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Chapter 10. Supporting Your Teenagers > Balancing Freedom with Responsibility

Balancing Freedom with Responsibility

Just because you're willing to make some adjustments to your family's schedule to support your teenager's growing independence doesn't mean that you have to—or should—rearrange your family's schedule to accommodate everything your teenager wants to do. If you've shown respect for your teen's scheduling needs, your teen should show a reciprocal respect for the rest of the family's schedule. You should have an understanding with your teenager that any of his activities which will impact the family's schedule must be communicated and incorporated into your family's planner with as much notice as possible. If a scheduling conflict is apparent, it should be resolved well in advance of the conflicting activities. Because sometimes teenagers don't think broadly enough to realize that their plans affect others, you may want to specify which activities require advance notice. Here are some examples:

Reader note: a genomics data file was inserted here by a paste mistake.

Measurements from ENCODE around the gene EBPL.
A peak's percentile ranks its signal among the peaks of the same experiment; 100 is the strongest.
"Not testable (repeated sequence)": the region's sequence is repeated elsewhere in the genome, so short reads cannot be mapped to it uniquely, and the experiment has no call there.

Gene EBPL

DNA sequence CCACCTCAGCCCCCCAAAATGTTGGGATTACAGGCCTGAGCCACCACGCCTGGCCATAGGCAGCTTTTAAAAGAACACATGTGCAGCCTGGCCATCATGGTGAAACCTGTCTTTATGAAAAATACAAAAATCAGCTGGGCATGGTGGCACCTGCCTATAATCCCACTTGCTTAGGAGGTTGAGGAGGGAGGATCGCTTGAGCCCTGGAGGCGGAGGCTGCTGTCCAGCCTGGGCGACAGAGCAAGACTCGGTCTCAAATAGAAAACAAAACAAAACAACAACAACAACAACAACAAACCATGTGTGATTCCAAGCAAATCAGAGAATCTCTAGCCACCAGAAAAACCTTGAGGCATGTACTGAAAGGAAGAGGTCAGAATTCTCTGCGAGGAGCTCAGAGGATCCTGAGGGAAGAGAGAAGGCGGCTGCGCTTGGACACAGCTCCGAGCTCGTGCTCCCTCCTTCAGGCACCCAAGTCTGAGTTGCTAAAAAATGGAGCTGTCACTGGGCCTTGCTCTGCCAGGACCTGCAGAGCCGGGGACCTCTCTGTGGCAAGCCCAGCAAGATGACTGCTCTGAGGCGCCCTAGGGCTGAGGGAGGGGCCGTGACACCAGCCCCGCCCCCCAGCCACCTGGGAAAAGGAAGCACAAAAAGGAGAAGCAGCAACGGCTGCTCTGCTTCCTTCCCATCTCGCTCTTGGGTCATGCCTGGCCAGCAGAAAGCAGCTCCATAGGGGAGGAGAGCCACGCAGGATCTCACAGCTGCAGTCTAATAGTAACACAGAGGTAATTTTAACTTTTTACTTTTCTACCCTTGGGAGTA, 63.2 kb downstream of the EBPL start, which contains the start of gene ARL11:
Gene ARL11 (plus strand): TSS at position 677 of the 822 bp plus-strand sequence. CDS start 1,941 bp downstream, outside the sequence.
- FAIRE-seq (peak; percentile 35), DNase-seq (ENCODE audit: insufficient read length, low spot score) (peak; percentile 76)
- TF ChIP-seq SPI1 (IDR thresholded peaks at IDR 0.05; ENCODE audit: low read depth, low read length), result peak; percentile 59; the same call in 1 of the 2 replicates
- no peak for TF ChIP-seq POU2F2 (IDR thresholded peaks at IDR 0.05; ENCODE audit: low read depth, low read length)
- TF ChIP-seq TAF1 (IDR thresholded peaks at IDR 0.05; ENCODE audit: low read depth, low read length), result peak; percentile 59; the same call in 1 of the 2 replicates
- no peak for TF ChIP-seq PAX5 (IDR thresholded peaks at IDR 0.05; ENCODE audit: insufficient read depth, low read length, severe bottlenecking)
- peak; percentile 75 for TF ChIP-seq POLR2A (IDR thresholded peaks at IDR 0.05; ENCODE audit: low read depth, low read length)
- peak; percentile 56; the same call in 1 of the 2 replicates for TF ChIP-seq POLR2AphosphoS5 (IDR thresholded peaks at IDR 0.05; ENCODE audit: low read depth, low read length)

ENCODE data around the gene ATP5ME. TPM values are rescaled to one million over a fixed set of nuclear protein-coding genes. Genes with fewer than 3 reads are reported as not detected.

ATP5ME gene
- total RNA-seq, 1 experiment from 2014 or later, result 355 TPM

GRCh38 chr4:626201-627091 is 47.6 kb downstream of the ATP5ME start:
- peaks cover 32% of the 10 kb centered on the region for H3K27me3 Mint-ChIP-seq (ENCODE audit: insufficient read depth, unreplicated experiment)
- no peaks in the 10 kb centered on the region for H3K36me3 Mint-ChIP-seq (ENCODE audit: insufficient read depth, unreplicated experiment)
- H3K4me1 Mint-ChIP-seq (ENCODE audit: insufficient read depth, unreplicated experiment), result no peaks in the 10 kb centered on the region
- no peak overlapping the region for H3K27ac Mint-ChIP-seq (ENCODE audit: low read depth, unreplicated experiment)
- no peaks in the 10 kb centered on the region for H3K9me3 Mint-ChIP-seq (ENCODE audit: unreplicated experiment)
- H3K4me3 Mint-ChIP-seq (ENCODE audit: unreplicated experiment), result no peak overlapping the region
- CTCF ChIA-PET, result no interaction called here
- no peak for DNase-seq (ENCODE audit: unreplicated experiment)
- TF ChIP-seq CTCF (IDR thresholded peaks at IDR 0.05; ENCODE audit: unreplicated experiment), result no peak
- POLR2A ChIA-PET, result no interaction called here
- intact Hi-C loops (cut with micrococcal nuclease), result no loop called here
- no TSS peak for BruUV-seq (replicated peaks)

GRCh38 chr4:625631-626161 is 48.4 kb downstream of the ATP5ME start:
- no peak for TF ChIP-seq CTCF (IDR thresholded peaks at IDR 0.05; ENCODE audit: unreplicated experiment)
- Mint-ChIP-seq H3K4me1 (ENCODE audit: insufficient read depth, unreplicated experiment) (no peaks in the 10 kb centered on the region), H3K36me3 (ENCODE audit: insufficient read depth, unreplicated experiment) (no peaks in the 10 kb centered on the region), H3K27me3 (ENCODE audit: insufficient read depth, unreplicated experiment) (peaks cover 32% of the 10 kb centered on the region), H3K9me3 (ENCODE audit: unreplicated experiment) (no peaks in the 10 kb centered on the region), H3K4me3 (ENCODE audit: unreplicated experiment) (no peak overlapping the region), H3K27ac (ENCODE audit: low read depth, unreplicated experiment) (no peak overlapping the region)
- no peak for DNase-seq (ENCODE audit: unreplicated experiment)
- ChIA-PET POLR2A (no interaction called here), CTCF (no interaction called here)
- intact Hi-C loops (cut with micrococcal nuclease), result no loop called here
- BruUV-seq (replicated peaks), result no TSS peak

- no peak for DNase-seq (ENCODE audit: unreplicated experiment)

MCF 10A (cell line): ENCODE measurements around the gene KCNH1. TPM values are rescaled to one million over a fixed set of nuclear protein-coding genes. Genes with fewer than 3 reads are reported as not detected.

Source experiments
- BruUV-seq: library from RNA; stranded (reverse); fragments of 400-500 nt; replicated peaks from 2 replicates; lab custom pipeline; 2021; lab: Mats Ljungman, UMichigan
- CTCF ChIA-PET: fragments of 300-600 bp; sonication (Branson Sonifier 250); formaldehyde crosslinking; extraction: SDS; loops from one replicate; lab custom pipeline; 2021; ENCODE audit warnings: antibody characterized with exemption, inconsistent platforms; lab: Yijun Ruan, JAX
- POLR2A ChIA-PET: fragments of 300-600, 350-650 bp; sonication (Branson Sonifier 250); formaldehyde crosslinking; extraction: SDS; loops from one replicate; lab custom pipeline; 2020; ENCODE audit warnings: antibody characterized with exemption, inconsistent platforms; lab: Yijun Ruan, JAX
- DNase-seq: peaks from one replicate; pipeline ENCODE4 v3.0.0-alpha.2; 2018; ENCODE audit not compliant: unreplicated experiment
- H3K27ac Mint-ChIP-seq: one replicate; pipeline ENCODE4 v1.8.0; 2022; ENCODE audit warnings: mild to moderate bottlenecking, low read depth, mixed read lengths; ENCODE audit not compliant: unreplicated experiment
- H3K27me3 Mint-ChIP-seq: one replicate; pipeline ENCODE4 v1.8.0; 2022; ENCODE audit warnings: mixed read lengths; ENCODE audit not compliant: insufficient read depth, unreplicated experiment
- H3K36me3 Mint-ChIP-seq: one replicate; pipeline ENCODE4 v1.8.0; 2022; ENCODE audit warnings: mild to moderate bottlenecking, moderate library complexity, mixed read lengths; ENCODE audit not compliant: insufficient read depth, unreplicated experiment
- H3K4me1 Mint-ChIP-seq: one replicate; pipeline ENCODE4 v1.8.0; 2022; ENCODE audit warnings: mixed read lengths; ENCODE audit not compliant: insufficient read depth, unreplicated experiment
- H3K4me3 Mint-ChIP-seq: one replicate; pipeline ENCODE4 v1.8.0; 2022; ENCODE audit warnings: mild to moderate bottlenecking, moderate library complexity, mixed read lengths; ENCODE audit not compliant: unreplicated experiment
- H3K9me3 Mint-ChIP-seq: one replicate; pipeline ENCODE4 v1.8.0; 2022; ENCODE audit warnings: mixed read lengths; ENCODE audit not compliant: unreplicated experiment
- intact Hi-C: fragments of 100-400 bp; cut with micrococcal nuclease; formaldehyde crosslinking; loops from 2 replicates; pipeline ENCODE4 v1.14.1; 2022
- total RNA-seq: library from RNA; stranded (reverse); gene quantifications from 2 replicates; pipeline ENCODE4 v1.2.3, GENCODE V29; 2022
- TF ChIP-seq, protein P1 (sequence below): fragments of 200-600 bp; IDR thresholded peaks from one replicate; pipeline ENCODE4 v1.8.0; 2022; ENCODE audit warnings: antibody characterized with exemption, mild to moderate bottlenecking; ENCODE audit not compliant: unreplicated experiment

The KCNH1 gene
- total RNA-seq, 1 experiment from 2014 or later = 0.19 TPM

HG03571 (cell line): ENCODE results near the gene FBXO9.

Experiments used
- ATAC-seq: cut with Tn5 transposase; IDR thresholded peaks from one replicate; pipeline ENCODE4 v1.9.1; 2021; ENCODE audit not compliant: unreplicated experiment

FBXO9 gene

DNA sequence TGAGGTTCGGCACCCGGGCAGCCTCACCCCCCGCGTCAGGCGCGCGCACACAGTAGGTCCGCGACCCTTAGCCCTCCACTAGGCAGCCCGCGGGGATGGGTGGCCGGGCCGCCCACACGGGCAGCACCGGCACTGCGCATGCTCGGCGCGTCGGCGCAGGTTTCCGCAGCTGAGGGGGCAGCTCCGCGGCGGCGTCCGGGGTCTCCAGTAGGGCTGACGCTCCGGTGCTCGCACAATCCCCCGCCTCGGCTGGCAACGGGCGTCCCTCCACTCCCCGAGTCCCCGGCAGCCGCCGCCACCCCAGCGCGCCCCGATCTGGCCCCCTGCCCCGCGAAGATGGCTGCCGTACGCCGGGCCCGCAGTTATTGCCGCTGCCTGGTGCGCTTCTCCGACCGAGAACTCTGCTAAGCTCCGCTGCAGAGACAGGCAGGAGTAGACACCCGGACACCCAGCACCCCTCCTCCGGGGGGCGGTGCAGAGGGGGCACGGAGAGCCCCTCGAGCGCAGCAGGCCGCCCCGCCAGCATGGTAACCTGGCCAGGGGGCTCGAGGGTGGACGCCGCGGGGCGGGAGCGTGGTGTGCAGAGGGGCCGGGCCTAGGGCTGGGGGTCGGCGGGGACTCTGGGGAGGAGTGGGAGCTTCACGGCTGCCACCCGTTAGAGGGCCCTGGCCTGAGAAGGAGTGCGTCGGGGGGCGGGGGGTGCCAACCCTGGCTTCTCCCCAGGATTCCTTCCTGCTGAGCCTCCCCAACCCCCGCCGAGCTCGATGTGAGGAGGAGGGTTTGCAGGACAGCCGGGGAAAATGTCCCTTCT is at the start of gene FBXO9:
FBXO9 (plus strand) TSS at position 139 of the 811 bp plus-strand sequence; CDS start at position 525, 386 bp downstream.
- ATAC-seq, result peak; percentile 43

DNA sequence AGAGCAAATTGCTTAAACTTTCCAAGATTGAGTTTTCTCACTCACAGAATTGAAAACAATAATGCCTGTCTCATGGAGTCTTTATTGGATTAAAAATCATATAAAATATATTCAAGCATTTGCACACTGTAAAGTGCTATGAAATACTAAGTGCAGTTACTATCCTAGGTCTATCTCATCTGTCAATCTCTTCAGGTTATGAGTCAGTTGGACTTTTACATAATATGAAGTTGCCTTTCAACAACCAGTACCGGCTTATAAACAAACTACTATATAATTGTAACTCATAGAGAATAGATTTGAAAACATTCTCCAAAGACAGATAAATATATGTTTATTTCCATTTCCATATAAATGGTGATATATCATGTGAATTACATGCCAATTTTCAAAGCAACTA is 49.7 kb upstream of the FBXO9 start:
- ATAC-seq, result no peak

• Not eating a meal at home

  • Having guests for a meal

  • Wanting to use a family car

  • Having friends spend the night

  • Doing anything that will preclude the teen from completing assigned chores on time

  • Needing to use anything that belongs to the family collectively (computer, television, workbench, tools, oven, and the like)


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